It doesn't seem possible that it's September already. But the students are back in school, football season has begun, and some of the best mushroom hunting is here. There are actually more edible mushrooms available in the fall than any other season. Of course, you won't find any morels, but there are many other choice varieties available in our "second season".
In November of 2007, Vicky and I had the good fortune to lead writer, Stephen Regenold and photographer, Peter Wynn Thompson on a quest for mushrooms in Central Illinois. The result was a half-page story in the November 9, 2007 edition of the New York Times. You may view the article at http://travel.nytimes.com/2007/11/09/travel/escapes/09mush.html?scp=1&sq=tom%2Bnauman
Before you go on a fruitless wander into the woods, remember that moisture is the key ingredient to make mushrooms appear. So it is best to go trekking a day or two after a rainfall.
There are two mushrooms that we find on a regular basis in autumn. The first is the Hen-of-the- Woods (Grifolia frondosa). Otherwise known as: quarene, sheep's head, or maitake. The Hen-of-the- Woods is typically five to twenty pounds but can grow to be 100 pounds. It has smoky gray to brown topped fan-shaped petals all fused at the base to a massive fleshy stalk. It grows typically at the base of oak trees or any hardwood. It seems to favor scars where lightning has bared the wood of the tree. From a distance it appears to be a hen nesting with feathers ruffled. I've found them on both living oak trees and on ancient oak stumps.
They are perennial in that they will grow on the same tree or stump every autumn for a number of years. So, once you've found one, remember the location. I've harvested one particular Hen-of-the- Woods annually for thirteen years and still counting.
They can be difficult to clean because there are so many crevices and folds for debris to hide in. One method is to rinse them with the kitchen sink spray attachment or a hand held shower head. Cut away the "fronds" or petals and then rinse them again. They grow so rapidly that they encapsulate twigs, leaves, and blades of grass which require removing carefully with a knife.
Because they are usually large and won't be eaten all at once, you may want to save some for later. The number one rule is do not wash them until you are ready to eat them. Once washed, they should be eaten within three days. If you want to save some for later, simply place it in the refrigerator with a damp (not dripping wet) paper towel over it. It should last for up to three weeks. They also dehydrate and freeze nicely as long as you don't wash them first. They enhance any recipe.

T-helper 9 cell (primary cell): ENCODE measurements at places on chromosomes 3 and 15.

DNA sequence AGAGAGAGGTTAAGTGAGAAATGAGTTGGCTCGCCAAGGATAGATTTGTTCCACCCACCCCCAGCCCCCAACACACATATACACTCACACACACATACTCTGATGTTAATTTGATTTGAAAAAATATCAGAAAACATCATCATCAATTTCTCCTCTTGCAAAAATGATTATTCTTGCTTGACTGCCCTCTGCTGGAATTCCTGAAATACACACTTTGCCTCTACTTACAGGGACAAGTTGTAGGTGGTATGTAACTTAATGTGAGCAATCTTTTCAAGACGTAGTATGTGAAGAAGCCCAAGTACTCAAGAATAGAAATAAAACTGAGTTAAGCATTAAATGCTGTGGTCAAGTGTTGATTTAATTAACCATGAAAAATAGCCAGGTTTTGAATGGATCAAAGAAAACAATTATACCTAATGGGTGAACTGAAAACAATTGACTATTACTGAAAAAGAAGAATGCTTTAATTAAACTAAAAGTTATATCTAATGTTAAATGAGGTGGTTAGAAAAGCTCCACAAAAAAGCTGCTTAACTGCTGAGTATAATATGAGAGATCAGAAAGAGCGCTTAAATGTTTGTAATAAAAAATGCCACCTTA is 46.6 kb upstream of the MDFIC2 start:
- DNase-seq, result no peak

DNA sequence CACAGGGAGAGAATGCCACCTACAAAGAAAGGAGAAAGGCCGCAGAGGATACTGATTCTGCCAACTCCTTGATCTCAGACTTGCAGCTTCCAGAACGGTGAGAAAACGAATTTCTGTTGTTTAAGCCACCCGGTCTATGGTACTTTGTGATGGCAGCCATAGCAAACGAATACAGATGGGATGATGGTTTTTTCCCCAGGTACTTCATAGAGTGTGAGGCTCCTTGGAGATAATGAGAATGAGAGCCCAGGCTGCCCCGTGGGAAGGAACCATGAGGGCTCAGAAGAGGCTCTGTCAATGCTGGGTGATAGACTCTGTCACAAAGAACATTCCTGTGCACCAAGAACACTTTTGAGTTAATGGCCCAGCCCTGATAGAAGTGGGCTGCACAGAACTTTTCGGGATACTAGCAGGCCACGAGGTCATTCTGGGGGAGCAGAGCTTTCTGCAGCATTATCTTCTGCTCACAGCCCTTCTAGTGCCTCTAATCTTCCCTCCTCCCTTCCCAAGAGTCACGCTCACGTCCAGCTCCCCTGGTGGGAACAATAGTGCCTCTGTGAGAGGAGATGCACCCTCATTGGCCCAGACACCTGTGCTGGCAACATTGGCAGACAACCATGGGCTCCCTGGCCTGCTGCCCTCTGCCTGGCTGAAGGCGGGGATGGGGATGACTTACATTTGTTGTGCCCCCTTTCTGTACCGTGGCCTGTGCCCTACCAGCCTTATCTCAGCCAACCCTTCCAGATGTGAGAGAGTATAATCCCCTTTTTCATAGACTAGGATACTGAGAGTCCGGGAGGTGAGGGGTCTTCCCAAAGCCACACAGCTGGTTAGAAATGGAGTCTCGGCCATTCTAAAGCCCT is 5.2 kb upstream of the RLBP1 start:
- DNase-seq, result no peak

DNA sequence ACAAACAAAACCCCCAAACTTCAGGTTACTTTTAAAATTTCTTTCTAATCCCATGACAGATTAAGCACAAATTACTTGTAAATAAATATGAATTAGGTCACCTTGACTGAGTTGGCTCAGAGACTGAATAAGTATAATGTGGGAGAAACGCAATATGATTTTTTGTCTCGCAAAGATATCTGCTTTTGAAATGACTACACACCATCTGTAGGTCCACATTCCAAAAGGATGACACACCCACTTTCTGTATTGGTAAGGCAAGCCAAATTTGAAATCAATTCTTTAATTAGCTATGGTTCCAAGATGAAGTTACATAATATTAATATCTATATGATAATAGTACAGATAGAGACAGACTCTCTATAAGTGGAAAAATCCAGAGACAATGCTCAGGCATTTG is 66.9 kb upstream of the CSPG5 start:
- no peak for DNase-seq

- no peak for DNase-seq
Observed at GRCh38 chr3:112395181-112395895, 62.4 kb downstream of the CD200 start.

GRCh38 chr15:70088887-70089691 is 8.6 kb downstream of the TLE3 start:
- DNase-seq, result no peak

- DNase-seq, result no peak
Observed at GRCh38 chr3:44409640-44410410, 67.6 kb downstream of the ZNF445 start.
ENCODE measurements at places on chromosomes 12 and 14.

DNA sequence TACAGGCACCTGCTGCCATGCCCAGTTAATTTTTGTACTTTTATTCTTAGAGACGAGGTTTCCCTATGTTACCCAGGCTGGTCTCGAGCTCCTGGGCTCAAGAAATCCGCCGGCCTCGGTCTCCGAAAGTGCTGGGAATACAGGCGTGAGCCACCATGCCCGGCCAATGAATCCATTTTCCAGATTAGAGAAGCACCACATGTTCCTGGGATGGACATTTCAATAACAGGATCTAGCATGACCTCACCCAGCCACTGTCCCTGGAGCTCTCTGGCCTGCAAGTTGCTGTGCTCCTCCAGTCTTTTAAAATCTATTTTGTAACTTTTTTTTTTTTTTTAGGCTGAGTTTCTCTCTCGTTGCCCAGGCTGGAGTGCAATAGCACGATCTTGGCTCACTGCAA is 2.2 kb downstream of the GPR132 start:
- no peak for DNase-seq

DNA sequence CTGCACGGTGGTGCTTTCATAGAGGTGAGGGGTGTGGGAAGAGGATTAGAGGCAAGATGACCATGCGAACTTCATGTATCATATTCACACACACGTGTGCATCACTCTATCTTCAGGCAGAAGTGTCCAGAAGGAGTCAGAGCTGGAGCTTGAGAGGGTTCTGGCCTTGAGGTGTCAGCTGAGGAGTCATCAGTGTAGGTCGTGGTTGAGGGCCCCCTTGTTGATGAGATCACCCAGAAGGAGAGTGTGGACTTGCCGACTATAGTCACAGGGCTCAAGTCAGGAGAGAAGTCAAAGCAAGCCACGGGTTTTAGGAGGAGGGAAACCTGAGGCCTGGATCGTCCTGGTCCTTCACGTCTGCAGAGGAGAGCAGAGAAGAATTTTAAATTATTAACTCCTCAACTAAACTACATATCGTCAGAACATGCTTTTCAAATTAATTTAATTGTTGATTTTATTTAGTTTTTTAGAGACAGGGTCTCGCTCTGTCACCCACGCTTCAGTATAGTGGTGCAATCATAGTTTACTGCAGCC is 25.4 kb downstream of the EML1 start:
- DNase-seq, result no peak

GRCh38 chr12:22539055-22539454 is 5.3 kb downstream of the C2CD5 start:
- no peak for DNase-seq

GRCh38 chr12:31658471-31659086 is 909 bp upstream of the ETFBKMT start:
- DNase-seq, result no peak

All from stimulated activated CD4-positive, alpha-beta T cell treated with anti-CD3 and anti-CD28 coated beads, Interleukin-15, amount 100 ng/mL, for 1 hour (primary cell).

The second mushroom we search for is commonly called the Sulphur Shelf (Laetiporus sulphureus). It is also called the Chicken Mushroom because the texture resemble that of chicken. The Sulphur Shelf is also perennial and can weigh many pounds. It is a bracket fungi in that it appears to be shelves on a tree, stump, or log. It always grows from wood. If you find one growing in dirt, inspect a little further and you'll find a buried log. If not, you've got the wrong mushroom. The top of the shelves are bright orange, the underside and edges are sulfur yellow. Because of their bright colors, they can be spotted from a distance. They, too, are delicious with any recipe, but Vicky and I prefer them simply fried in butter.
There are several poisonous mushrooms that appear in autumn. One of the most common is the Jack-O-Lantern (Omphalotus olearius). I mention it because the burnt orange (pumpkin) color can appear similar to the top of the Sulphur Shelf mushroom. The main differences are that the Jack-O- Lantern has a stem, gills, and a slightly funnel shaped cap. The Sulphur Shelf has no stem, no gills, is yellow underneath, and appears to be a shelf or shelves.
Other edible mushrooms we find in autumn are: Giant Puffballs (Calvatia gigantea), Shaggy Manes (Coprinus comatus), Oyster mushrooms (Pleurotus ostreatus), and several varieties of coral mushrooms. I mention the latin names in case you want to find them on the internet. Happy hunting!
Remember, whenever you want to try eating a mushroom you're not familiar with, check it in at least two field guides. If they say it's edible, try just a nibble, wait 24 hours, and if there are no ill effects then consume larger amounts.
Please feel free to contact us with questions or comments. Especially if you have ideas or suggestions for future columns: Tom and Vicky Nauman, Morel Mania, 8948 Illinois Highway 18, Magnolia, IL 61336, Phone 309-364-3319, http://www.morelmania.com?